“Were all on the same waka which travels better with everyone in unison. If the coaches swear they do sit ups just like the players do. There were no phones in the dining room to encourage being together, little things like that which make us better all round. Were about respect and honour which are universal themes.”
Embracing Mauri was another key idea. A mauri is a material symbol of a life principle, a physical object used by an individual or social group expressing their essence. Each player shares what’s most important to them and together these forces are connected like a jigsaw for the good of a common cause.
The team’s headquarter at Mana College, Wellington were surrounded by imaginary of legendary Maori chiefs, activists, politicians and rugby players such as Sir Āpirana Ngata reinforcing the desire to rise to Ariki-tanga.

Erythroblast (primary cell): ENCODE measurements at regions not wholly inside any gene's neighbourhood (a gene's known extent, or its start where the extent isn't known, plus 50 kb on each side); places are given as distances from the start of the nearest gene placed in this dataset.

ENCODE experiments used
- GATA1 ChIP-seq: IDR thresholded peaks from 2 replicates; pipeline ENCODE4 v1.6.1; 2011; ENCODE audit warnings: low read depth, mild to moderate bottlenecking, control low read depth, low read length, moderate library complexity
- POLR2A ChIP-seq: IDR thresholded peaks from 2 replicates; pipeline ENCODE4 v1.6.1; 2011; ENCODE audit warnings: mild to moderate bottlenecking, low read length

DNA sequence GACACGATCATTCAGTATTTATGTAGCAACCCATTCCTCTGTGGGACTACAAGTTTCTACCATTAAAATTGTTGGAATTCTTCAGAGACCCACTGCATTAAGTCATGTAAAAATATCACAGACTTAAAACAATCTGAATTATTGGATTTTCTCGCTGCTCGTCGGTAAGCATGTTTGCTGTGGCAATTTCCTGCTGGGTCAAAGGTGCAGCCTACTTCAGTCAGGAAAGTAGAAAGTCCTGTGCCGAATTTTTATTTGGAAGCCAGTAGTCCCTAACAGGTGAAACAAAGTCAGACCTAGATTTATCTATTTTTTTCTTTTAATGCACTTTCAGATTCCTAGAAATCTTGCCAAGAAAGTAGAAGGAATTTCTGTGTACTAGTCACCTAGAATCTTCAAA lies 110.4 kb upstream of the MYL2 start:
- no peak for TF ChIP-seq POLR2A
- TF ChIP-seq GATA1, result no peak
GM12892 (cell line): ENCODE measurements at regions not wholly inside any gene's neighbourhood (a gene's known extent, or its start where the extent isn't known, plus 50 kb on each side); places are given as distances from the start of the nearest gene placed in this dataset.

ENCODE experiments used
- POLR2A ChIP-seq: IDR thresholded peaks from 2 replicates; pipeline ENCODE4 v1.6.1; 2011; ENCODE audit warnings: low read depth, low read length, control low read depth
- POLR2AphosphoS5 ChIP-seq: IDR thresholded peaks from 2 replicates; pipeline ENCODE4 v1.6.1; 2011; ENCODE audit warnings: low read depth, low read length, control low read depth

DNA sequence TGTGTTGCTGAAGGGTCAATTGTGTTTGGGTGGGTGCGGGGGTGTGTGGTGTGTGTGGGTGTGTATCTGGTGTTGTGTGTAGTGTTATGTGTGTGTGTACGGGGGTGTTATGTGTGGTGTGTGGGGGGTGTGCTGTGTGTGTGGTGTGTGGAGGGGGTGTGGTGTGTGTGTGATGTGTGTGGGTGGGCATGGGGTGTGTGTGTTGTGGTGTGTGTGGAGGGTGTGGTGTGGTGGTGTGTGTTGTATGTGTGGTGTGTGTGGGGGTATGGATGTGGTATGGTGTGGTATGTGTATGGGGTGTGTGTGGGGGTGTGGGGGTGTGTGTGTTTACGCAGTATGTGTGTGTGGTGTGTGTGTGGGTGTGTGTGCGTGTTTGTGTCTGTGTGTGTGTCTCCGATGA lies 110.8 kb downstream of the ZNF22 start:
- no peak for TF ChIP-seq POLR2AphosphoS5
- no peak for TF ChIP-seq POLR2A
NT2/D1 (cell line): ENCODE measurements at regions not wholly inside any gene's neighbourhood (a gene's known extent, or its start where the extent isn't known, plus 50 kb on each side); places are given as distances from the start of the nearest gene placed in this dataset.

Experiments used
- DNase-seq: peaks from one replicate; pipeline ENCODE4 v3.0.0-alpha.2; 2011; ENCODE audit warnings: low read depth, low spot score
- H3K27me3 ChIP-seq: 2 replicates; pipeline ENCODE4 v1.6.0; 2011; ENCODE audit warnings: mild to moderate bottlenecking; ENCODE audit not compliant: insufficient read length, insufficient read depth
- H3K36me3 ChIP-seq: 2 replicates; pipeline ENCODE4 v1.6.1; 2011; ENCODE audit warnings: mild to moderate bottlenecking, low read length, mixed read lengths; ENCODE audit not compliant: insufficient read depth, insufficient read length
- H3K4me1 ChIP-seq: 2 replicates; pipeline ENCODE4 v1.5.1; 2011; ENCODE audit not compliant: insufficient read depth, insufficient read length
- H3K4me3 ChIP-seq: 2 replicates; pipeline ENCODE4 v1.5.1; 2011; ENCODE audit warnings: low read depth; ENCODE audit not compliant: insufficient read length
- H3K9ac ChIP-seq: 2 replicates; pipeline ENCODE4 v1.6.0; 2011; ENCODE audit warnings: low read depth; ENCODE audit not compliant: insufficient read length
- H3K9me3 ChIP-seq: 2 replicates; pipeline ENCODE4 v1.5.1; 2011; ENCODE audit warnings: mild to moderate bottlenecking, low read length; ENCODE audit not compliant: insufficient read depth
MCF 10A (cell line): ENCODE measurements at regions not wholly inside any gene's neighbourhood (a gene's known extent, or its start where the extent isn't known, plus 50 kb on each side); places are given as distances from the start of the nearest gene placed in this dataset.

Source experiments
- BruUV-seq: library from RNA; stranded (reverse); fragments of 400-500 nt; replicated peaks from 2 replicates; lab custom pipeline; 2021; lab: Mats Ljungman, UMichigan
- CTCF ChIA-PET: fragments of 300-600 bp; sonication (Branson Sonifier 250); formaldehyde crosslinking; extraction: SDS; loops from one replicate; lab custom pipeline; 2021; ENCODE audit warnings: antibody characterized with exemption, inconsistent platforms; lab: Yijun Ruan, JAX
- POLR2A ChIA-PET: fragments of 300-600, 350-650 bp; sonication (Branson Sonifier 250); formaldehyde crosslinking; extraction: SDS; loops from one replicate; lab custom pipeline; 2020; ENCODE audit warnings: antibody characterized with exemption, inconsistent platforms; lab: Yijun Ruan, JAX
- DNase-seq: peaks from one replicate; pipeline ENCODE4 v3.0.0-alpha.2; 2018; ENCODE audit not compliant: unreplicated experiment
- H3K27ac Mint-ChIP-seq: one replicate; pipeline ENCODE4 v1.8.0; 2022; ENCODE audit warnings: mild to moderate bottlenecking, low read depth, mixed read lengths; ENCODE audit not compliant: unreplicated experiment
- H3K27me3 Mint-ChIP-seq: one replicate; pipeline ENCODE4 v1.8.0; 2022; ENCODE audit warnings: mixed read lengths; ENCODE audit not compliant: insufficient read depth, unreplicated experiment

Loose forward Terrell Peita (Te Rarawa Kaiwhare) from Mount Albert Grammar School was an obvious choice for captain.
“I have always been around our culture and it’s customs. I was schooled at Te kura Kaupapa Māori o Puau Te Moana nui-a-kiwa when I was young and then went to Te Kura Kaupapa Māori o Te Tonga o Hokianga a small local school in the heart of Whirinaki. It wasn’t until I moved back to Auckland I started learning more about my mainstream side,” Peita reveals.
Maori rugby is actually very mainstream in the New Zealand schools environment with 21 of the 53 players selected in the original New Zealand Schools development camp boasting some Maori heritage.
Interestingly though there was only one private schoolboy selected for the Maori squad and Bailey Gordon (Western Heights High School), Nikora Broughton (Hato Paora College) and Samuel Walton-Sexton (Karamu High School) were all selected from institutions hardly recognised today as powerhouses.